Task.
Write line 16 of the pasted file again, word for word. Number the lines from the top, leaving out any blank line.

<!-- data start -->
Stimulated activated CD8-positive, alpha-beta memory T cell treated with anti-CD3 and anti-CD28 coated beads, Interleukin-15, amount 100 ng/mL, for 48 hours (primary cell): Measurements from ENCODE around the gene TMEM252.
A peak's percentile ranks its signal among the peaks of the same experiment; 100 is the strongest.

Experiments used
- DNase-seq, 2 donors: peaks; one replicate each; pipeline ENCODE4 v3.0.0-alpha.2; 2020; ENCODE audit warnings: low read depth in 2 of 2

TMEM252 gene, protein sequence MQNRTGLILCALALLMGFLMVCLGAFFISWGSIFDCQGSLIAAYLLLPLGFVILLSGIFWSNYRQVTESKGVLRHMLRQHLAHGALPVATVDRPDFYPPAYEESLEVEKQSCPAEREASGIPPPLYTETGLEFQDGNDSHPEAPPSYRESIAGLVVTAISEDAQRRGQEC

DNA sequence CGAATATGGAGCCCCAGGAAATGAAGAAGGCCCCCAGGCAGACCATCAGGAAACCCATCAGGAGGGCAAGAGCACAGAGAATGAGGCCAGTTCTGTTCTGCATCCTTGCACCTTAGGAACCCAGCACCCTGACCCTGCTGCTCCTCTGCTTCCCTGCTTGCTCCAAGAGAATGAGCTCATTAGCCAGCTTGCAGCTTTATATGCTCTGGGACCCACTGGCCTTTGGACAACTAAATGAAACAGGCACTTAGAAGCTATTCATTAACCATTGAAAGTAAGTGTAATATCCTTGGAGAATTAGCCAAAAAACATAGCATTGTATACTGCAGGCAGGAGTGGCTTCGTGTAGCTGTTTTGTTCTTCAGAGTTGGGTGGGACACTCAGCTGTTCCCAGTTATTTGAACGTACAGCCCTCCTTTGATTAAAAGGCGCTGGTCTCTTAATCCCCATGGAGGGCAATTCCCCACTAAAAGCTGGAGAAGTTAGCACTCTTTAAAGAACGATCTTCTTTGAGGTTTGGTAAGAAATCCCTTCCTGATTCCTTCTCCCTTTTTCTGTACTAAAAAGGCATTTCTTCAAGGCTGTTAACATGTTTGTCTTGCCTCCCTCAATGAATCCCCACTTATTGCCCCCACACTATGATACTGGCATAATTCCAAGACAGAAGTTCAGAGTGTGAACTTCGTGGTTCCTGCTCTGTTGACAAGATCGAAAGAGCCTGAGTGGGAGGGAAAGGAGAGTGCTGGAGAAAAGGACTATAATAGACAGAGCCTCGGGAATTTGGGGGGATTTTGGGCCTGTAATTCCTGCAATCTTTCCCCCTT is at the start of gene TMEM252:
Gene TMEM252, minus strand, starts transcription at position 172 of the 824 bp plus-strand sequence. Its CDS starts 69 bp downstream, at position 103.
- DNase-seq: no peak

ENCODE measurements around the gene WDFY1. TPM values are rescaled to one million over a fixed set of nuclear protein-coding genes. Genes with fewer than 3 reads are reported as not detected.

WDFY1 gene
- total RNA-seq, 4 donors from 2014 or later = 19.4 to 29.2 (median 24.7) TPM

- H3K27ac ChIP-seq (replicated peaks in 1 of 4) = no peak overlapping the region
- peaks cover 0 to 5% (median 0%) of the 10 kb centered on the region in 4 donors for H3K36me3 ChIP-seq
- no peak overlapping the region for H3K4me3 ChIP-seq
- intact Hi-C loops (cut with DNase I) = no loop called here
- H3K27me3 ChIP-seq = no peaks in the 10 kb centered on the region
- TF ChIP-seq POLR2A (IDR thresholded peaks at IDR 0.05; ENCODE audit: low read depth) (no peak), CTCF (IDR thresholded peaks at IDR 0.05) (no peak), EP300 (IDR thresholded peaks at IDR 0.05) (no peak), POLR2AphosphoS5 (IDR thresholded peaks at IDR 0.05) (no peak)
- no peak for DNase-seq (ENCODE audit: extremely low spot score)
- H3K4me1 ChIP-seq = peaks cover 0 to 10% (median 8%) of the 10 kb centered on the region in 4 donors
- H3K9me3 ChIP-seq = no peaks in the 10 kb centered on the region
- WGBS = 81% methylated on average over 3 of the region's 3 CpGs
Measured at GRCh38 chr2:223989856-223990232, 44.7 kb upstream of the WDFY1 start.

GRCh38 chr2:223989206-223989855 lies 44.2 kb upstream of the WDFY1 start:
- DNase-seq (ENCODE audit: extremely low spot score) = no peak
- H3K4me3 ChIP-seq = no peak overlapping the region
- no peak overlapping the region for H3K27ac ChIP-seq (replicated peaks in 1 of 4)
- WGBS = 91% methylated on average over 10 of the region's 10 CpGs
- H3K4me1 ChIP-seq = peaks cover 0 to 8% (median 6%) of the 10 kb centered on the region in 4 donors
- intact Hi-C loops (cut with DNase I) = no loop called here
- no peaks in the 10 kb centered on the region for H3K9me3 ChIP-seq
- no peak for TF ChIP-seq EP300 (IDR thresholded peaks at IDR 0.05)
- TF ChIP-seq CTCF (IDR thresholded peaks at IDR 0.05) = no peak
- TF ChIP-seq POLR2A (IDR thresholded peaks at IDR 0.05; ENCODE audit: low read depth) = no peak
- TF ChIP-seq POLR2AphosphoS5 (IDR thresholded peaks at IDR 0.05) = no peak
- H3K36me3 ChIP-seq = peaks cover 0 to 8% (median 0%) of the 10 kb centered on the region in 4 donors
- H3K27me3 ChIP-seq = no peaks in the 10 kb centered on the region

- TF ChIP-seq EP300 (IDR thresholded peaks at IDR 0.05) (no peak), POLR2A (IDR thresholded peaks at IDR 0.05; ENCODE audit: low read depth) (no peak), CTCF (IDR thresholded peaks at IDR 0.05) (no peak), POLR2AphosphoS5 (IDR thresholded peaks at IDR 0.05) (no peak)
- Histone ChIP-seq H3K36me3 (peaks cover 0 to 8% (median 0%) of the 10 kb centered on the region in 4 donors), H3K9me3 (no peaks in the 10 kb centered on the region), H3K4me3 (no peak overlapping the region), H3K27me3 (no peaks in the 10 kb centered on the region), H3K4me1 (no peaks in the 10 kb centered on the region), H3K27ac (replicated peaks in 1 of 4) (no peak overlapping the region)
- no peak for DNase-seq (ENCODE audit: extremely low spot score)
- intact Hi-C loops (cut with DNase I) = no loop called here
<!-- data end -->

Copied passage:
- H3K27me3 ChIP-seq = no peaks in the 10 kb centered on the region